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While Russia Emphasizes Rivalry With West, China Also Stirs Fear

Prime Minister Dimitry Medvedev expressed his fear of foreign - meaning Chinese - enclaves on Russian soil.
By Amiel Ungar
First Publish: 8/13/2012, 5:34 AM

Medvedev has a problem
Medvedev has a problem
Reuters

Russia under Vladimir Putin has more frequently emphasized rivalry with the United States. Russia by 2020 is going to beef up its air force by $720 billion worth of new equipment as part of that rivalry. Yet, every now and then the leadership lets slip its concern about the Russian Chinese border.

Less than 1/5 of Russia's population resides in its Asian regions that constitute two thirds of its territory. In the borderlands, there are 19 Chinese per square kilometer for each Russian. Additionally, China's population is growing and Russia's population is still shrinking.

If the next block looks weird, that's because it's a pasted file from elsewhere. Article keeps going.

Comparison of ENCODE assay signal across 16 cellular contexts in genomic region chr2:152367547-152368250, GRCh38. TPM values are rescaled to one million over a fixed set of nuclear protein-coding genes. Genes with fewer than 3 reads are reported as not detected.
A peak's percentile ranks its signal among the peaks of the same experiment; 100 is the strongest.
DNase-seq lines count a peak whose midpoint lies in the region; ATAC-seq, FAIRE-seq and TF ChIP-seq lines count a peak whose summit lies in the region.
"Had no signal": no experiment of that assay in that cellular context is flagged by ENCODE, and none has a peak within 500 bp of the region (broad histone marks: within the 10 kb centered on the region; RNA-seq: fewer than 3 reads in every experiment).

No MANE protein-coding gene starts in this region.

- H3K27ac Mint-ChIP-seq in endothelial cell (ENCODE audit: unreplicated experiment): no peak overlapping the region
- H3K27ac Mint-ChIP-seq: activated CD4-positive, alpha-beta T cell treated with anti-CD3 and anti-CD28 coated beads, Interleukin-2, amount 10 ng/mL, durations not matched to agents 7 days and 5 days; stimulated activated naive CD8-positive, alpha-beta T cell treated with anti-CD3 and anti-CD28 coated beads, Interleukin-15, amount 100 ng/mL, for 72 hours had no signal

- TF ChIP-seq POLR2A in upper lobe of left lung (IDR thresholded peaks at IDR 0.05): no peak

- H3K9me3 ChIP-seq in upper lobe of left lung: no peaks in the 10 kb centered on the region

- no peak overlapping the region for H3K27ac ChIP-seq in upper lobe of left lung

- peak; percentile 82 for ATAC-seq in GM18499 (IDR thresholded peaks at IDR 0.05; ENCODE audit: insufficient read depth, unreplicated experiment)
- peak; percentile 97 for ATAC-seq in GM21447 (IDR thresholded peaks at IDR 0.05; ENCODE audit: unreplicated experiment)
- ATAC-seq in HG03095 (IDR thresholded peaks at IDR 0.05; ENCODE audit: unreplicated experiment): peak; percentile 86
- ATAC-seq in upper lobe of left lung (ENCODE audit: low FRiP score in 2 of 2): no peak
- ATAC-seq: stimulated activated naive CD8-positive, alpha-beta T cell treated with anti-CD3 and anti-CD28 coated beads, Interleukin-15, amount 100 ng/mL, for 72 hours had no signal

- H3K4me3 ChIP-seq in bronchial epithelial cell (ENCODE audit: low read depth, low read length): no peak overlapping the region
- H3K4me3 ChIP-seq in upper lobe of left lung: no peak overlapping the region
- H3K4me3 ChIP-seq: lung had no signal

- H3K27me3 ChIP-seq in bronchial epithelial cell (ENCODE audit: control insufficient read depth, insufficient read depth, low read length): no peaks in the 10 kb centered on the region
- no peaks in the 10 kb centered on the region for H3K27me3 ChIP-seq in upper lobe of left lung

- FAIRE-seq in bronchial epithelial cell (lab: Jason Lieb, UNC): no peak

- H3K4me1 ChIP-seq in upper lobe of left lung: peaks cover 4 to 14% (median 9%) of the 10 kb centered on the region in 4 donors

Over the weekend, Russian Prime Minister Dmitry Medvedev talked of protecting "our far Eastern territories from excessive expansion from neighboring states." He was not talking about the Mongolians. Chinese migration to Russia, including illegal immigration, has been estimated at from 300,000 to 1,000,000 people and the very fact that there are no really hard figures attests to Russia's problems.

Speaking about the Far East, Medvedev lamented the fact that the "Far East really is far away. Not too many people live there unfortunately." This invited illegal migration and therefore Medvedev warns against the "negative development" of 'foreign citizen enclaves." Russia's attempts to control the process has led to ethnic conflict in such far Eastern cities as Vladivostok

In 2009, Medvedev - then Russia's president - had a meeting with Chinese President Hu Jintao and the two reached an agreement under which China would develop the Russian Far East region and thus obtain access to natural resources. The development of the region would then make it most attractive for Russians to relocate there, thus alleviating fears of a Chinese takeover of the region. The Chinese would use a predominantly Chinese workforce, but these would be on temporary visas and would then leave once the work had finished. This program, if successful, would have killed two birds with one stone.

The fact that Medvedev, now Prime Minister, is sounding the same alarms voiced 10 years ago, demonstrates that the plan has not worked out as expected and Russia still has a major problem on its hands.